It is worth mentioning that each of the judgements brings greater devastation than the previous one.
Note Two: the beginning of each verse in chapter 6 begins with “and”, the Greek word kai – meaning also, both, if, so, and. (except for the last verse 17). Kai is often applied when joining groups of words with a snowballing force. Its use in this chapter, keeps the reader/listener’s attention to the unfolding of each event, anticipating a “what’s next” type of discussion.
Note Three: this commentary is written with the pretribulational theology, taking into consideration that the church has been “snatched up” to heaven, before the outpouring of God’s wrath.
Note Four: The scene shifts between heaven and earth many times in the Revelation: Walvoord created the following chart to show the changing scenes. (Walvoord J. , 1966)

The Shifting Scenes of Revelation

Revelation 1-3 Earth
Revelation 4-5 Heaven
Revelation 6:1-8 Earth
Revelation 6:9-11 Heaven
Revelation 6:12-16 Earth.
Revelation 7:1-8:6 Heaven
Revelation 8:7-11:14 Earth
Revelation 11:15-12:4 Heaven
Revelation 12:5-14:20 Earth
Revelation 15:1-8 Heaven
Revelation 16-18 Earth
Revelation 19:1-10 Heaven
Revelation 19:11-20:10 Earth
Revelation 20:11-22:21 Heaven

The Scroll is Opened by Breaking the Seals

Revelation 6:1-2 And I saw when the Lamb opened one of the seals, and I heard, as it were the noise of thunder, one of the four beasts saying, Come and see.
I often wonder what must have been going through the mind of the Apostle John at this point.
· All worship and singing stops and the throne room falls silent.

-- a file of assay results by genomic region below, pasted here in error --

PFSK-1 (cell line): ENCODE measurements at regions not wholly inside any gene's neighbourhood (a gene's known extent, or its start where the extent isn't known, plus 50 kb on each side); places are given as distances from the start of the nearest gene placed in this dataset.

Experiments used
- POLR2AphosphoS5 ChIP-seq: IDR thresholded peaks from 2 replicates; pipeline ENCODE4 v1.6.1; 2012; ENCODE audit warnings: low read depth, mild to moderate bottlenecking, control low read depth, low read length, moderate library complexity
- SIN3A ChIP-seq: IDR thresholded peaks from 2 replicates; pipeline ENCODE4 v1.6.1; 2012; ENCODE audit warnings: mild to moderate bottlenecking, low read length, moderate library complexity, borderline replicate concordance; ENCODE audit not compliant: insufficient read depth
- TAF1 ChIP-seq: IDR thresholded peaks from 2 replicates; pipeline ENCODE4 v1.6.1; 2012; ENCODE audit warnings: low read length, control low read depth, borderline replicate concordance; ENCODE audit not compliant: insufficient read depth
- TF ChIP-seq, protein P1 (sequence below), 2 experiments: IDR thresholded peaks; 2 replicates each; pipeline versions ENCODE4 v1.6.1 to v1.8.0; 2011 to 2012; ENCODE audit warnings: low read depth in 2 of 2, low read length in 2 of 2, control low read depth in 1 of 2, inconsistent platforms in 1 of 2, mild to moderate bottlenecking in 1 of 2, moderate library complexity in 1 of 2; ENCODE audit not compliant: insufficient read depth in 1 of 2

· Anticipation of what the scroll holds within and without is about to be revealed.
What was John’s expectation? Was it hope, eagerness, caution, or wonder? We do not know how much time has passed between the events of chapter 5 and 6. John only knew that the Lamb, holding the scroll, was preparing to break the seals and reveal the contents of the scroll.
And I saw when the Lamb opened one of the seals, and I heard, as it were the noise of thunder, one of the four beasts saying, Come and see. The wait is over; the Lamb breaks the first seal. The opening of the seal is more than just an announcement of God intentions; it is His will being carried out, without question. Without the Lamb saying anything, one of the Beasts (living creatures) proclaims, “come and see.” We do not know which of the four living creatures announces the breaking the first seal, but some have suggested that each of the first four scrolls follows the introduction of the four beasts as they were introduced in chapter four. In this case it would be, “like a lion” (Revelation 4:7).
Come” is a distinctive command. Some translations like the King James and the New King James have the living creature say “come and see.” If this is the correct translation, then it would mean that John is called to “come” and to read the scroll “see.” The only problem I see with this translation is that John does not indicate that he looks upon or reads the scroll, that only Jesus was found worthy to open the book and break the seals (Revelation 5:5).
Who was the living creature talking to? Was it John? Was his attention to be drawn away from the scroll and the Lamb and to the action of the declaration? Or is the command to “come” levelled at the rider of the white horse, to spur him into action?
Whatever the correct translation of the word or phrase “come and see,” action follows the announcement.

First Seal: The Antichrist is Revealed, and Peace is Established for a Period

2 And I saw, and behold a white horse: and he that sat on him had a bow; and a crown was given unto him: and he went forth conquering, and to conquer.
And I saw, and behold a white horse: and he that sat on him had a bow; and a crown was given unto him: and he went forth conquering, and to conquer. John’s sees a rider on a white horse. In the Old Testament, horses, and the chariots they pulled were not for peaceful purposes; they meant war. The horse represented majesty, power, triumph, prosperity, and conquest (Deut 20:1; Josh 11:4-9; Ps 33:17; Pr 21:31; Job 39:19-25; Hosea 14:3; Rev 19:11, 14). In the New Testament, horse or horses is found fifteen times, and only once outside of the Revelation. (James 3:3)